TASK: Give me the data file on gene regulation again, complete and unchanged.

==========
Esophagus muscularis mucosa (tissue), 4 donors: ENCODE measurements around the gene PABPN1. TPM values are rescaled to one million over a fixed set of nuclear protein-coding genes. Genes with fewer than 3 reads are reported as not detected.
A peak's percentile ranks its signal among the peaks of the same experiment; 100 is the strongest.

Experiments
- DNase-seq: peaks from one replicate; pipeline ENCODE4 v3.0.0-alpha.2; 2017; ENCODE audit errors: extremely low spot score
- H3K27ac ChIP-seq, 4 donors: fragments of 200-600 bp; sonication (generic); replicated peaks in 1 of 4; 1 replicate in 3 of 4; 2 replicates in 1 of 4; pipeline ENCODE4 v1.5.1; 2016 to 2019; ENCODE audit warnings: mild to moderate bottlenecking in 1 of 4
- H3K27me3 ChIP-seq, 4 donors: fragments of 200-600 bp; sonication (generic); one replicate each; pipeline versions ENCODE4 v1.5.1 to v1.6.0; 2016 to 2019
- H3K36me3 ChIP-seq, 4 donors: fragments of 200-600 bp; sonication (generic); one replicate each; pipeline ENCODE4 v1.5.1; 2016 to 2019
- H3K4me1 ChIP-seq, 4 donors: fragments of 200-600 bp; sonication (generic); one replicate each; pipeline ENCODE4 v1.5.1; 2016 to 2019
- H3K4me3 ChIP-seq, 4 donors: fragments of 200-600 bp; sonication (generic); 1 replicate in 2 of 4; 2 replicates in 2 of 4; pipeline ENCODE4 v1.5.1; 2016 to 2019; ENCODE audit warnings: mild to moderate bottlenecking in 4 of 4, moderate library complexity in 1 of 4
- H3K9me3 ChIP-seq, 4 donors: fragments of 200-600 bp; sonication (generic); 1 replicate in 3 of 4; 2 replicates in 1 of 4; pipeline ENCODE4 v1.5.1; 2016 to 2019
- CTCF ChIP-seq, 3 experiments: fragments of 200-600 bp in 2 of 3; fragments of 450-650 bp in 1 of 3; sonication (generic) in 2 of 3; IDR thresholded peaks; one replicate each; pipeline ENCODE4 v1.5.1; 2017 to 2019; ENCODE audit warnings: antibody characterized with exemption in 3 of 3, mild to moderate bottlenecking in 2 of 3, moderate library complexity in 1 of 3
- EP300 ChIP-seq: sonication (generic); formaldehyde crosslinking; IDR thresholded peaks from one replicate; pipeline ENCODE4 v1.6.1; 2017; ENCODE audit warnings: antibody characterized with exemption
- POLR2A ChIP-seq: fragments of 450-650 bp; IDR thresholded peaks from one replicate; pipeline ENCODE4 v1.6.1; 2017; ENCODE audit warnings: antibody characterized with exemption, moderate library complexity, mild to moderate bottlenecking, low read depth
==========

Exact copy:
Esophagus muscularis mucosa (tissue), 4 donors: ENCODE measurements around the gene PABPN1. TPM values are rescaled to one million over a fixed set of nuclear protein-coding genes. Genes with fewer than 3 reads are reported as not detected.
A peak's percentile ranks its signal among the peaks of the same experiment; 100 is the strongest.

Experiments
- DNase-seq: peaks from one replicate; pipeline ENCODE4 v3.0.0-alpha.2; 2017; ENCODE audit errors: extremely low spot score
- H3K27ac ChIP-seq, 4 donors: fragments of 200-600 bp; sonication (generic); replicated peaks in 1 of 4; 1 replicate in 3 of 4; 2 replicates in 1 of 4; pipeline ENCODE4 v1.5.1; 2016 to 2019; ENCODE audit warnings: mild to moderate bottlenecking in 1 of 4
- H3K27me3 ChIP-seq, 4 donors: fragments of 200-600 bp; sonication (generic); one replicate each; pipeline versions ENCODE4 v1.5.1 to v1.6.0; 2016 to 2019
- H3K36me3 ChIP-seq, 4 donors: fragments of 200-600 bp; sonication (generic); one replicate each; pipeline ENCODE4 v1.5.1; 2016 to 2019
- H3K4me1 ChIP-seq, 4 donors: fragments of 200-600 bp; sonication (generic); one replicate each; pipeline ENCODE4 v1.5.1; 2016 to 2019
- H3K4me3 ChIP-seq, 4 donors: fragments of 200-600 bp; sonication (generic); 1 replicate in 2 of 4; 2 replicates in 2 of 4; pipeline ENCODE4 v1.5.1; 2016 to 2019; ENCODE audit warnings: mild to moderate bottlenecking in 4 of 4, moderate library complexity in 1 of 4
- H3K9me3 ChIP-seq, 4 donors: fragments of 200-600 bp; sonication (generic); 1 replicate in 3 of 4; 2 replicates in 1 of 4; pipeline ENCODE4 v1.5.1; 2016 to 2019
- CTCF ChIP-seq, 3 experiments: fragments of 200-600 bp in 2 of 3; fragments of 450-650 bp in 1 of 3; sonication (generic) in 2 of 3; IDR thresholded peaks; one replicate each; pipeline ENCODE4 v1.5.1; 2017 to 2019; ENCODE audit warnings: antibody characterized with exemption in 3 of 3, mild to moderate bottlenecking in 2 of 3, moderate library complexity in 1 of 3
- EP300 ChIP-seq: sonication (generic); formaldehyde crosslinking; IDR thresholded peaks from one replicate; pipeline ENCODE4 v1.6.1; 2017; ENCODE audit warnings: antibody characterized with exemption
- POLR2A ChIP-seq: fragments of 450-650 bp; IDR thresholded peaks from one replicate; pipeline ENCODE4 v1.6.1; 2017; ENCODE audit warnings: antibody characterized with exemption, moderate library complexity, mild to moderate bottlenecking, low read depth